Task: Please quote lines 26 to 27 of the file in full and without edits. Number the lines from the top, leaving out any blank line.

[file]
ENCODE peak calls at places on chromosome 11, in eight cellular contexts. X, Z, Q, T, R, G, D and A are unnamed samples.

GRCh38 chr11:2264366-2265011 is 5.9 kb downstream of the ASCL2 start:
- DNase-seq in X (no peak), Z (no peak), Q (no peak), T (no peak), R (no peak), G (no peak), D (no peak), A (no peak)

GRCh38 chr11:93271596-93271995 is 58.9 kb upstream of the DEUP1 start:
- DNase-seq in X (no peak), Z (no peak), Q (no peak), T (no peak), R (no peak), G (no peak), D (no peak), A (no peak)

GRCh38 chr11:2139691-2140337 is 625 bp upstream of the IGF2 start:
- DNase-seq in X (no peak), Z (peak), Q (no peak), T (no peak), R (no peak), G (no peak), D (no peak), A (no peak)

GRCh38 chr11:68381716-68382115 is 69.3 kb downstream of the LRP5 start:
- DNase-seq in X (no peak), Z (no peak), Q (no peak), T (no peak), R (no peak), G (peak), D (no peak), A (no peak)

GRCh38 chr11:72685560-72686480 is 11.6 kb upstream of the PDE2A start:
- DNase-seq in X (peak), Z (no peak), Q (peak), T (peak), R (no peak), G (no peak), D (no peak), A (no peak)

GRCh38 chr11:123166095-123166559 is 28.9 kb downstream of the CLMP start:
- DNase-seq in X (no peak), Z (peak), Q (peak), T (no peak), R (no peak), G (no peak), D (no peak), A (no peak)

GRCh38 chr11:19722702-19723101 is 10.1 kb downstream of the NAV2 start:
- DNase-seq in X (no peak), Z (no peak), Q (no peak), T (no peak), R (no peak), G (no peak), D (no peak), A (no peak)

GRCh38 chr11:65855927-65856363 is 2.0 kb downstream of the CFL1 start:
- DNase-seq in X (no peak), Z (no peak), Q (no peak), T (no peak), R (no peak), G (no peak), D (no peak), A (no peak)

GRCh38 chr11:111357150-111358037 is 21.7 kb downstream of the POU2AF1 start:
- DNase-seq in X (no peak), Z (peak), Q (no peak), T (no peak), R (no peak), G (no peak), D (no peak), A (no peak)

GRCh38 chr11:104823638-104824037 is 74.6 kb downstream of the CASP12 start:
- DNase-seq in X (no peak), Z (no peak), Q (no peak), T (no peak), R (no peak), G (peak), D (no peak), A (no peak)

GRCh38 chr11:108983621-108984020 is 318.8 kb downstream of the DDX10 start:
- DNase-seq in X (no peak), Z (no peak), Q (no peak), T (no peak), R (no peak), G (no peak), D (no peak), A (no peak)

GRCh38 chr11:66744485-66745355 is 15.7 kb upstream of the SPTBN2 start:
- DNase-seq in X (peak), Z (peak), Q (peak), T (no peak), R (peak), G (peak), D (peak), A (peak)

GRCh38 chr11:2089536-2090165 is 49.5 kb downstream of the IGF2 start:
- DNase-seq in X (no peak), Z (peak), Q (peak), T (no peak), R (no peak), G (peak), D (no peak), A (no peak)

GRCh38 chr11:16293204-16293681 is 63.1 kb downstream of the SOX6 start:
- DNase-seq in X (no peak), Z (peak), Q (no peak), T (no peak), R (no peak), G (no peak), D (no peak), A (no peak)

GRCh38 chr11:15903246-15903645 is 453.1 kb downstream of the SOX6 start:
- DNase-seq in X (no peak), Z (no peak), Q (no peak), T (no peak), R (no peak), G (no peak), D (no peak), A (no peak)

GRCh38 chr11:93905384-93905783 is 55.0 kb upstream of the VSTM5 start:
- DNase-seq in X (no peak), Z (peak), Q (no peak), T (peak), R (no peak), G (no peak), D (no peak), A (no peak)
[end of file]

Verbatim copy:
GRCh38 chr11:2089536-2090165 is 49.5 kb downstream of the IGF2 start:
- DNase-seq in X (no peak), Z (peak), Q (peak), T (no peak), R (no peak), G (peak), D (no peak), A (no peak)